Customers wait and see as cloud wars rage

With the standards battles and never-ending hype, many organizations see no need to enter the fray

We often hear about companies that dove feet first into cloud computing. What we don't hear, though, is that these businesses are typically larger, more aggressive firms that put a value on trying new things to get strategic advantage -- and their example is meant to egg you on to following the same path.

These companies are distinctly in the minority. Although most enterprises have some storage-as-a-service providers and a SaaS or two, they still haven't created a cloud computing strategy, nor do they have major cloud computing deployments planned.

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Their go-slow approach is rational, given the state of the market. Three reasons explain most of their wait-and-see attitude:

  1. The hype is scary. I know I've beaten this theme to death in this blog, but it truly is the major issue that larger, more conservative companies harbor about the cloud. Enough have been burned in the past with a move to what seemed trendy and popular but turned out to be a technological dead end. Even if not personally burned, conservative companies are culturally risk-averse and can find plenty of faddism in the tech industry to justify that avoidance policy.
  2. The standards are in flux. OpenStack? CloudStack? Amazon Web Services clone? The lack of common approaches -- more correctly, the appearance thereof -- is very scary for organizations watching the bickering over standards. As vendors jockey for advantage, potential customers tune out and focus elsewhere.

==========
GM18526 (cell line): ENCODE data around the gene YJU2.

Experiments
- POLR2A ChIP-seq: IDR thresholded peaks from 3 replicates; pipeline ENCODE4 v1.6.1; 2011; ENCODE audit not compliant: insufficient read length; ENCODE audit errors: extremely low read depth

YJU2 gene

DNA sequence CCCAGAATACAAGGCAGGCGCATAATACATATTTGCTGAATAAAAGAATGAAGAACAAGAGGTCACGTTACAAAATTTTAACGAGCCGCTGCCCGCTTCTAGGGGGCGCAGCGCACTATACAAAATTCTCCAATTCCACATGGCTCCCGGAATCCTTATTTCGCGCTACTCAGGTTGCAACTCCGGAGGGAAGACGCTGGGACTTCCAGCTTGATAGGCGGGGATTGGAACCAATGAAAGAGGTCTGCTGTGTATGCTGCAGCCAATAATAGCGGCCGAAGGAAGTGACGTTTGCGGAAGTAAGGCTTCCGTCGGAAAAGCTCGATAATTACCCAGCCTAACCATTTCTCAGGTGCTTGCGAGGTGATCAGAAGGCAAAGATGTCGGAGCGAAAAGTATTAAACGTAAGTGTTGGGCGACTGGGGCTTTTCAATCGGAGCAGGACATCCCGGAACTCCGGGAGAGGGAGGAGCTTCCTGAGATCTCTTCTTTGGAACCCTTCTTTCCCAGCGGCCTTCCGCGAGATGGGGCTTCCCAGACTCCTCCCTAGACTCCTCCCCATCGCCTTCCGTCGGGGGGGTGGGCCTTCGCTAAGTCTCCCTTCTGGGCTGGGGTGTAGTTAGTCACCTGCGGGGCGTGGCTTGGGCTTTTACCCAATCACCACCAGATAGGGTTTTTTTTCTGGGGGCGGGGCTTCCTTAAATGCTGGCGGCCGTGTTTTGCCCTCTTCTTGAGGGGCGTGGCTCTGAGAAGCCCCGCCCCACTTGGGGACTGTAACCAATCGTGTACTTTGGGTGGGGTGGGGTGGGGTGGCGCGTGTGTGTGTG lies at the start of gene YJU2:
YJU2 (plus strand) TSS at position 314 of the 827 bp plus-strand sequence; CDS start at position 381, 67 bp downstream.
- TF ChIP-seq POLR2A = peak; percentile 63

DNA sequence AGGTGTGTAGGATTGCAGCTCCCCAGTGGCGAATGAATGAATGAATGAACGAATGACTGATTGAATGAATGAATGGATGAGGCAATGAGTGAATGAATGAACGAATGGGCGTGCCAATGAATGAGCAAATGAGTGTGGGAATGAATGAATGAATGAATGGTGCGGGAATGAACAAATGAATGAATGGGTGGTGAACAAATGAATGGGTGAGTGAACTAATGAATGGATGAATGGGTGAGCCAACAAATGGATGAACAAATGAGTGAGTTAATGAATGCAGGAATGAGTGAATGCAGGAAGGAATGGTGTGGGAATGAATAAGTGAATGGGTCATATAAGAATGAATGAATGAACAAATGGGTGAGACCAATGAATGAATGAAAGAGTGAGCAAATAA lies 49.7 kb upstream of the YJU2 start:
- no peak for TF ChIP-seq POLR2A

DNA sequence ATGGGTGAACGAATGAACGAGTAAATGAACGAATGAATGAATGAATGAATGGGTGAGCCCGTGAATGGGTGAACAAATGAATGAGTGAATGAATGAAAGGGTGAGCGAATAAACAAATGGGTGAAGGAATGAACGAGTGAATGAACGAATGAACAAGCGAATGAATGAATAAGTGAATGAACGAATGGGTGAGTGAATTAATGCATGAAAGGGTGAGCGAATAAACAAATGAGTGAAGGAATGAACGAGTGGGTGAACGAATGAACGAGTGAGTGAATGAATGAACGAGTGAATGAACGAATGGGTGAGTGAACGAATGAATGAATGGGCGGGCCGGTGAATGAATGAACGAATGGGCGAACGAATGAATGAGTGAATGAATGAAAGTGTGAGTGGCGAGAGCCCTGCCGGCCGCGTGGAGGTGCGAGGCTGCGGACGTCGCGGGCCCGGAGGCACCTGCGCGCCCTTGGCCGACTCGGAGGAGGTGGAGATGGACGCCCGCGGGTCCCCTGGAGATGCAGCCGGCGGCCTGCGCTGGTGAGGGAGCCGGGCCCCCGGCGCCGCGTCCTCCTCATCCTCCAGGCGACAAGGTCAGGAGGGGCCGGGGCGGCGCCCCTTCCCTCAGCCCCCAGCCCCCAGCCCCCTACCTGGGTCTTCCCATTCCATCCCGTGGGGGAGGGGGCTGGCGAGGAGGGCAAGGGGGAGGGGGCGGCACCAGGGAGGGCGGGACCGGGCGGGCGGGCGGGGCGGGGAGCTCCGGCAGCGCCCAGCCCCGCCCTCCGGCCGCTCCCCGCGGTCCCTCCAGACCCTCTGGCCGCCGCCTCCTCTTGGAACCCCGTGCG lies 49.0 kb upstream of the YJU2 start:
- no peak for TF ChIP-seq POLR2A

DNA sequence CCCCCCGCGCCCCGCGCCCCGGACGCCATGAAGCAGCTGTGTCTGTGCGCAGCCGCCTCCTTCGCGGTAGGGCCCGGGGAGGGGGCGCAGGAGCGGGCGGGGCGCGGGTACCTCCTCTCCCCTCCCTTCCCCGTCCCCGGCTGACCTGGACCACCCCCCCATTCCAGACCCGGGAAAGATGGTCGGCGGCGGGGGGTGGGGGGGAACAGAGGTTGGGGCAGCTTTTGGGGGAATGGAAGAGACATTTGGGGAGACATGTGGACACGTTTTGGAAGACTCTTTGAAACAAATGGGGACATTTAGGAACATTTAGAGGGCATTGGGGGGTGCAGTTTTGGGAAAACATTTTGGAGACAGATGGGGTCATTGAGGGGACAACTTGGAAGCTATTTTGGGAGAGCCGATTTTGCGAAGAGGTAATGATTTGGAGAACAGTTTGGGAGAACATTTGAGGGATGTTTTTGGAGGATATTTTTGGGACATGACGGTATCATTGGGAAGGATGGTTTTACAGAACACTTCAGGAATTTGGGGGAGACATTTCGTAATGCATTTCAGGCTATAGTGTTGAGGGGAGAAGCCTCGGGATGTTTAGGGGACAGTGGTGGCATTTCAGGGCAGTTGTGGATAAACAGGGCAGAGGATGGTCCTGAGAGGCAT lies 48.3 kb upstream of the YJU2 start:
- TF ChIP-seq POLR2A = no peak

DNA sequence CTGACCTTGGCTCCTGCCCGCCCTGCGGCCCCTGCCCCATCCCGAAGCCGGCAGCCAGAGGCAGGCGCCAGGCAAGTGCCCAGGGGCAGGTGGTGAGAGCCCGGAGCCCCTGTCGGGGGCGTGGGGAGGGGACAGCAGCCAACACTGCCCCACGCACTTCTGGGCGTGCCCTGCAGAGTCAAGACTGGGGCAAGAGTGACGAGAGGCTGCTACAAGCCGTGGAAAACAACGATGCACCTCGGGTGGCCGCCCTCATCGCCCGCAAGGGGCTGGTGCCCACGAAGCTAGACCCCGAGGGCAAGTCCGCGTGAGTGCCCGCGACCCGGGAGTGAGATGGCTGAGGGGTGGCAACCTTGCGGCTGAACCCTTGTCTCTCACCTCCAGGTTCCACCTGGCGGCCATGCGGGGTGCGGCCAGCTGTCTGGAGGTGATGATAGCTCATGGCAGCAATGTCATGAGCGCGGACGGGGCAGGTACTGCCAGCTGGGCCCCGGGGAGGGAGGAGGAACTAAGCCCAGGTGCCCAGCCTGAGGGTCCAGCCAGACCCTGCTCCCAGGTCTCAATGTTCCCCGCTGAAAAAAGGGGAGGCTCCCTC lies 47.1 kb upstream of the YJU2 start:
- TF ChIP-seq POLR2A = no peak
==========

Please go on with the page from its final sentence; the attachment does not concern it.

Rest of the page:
3. Lack of understanding. Cloud computing is a complex and confusing topic. Most business and IT executives don't understand what it is, exactly. Moreover, they're afraid to admit they don't know what it is. You don't invest in what confuses you.

What can be done? The easy response is to ask all the vendors to come together on common standards quickly -- and stop the constant "cloudwashing" and overhyping. Fat chance that either will happen.

Perhaps a more realistic answer is that a grassroots movement develops so that understanding the value of this technology percolates up from the bottom of the organization. Just as "shadow IT" made an impact in the adoption of SaaS (think Salesforce.com) and mobile computing, perhaps we can extend that approach to education about and understanding of cloud computing as well. In doing so, maybe we can clear some of the smoke and get a few enterprise IT shops to be less afraid of cloud computing, and so move off the fence. It's worth a try.

This article, "Customers wait and see as cloud wars rage," originally appeared at InfoWorld.com. Read more of David Linthicum's Cloud Computing blog and track the latest developments in cloud computing at InfoWorld.com. For the latest business technology news, follow InfoWorld.com on Twitter.

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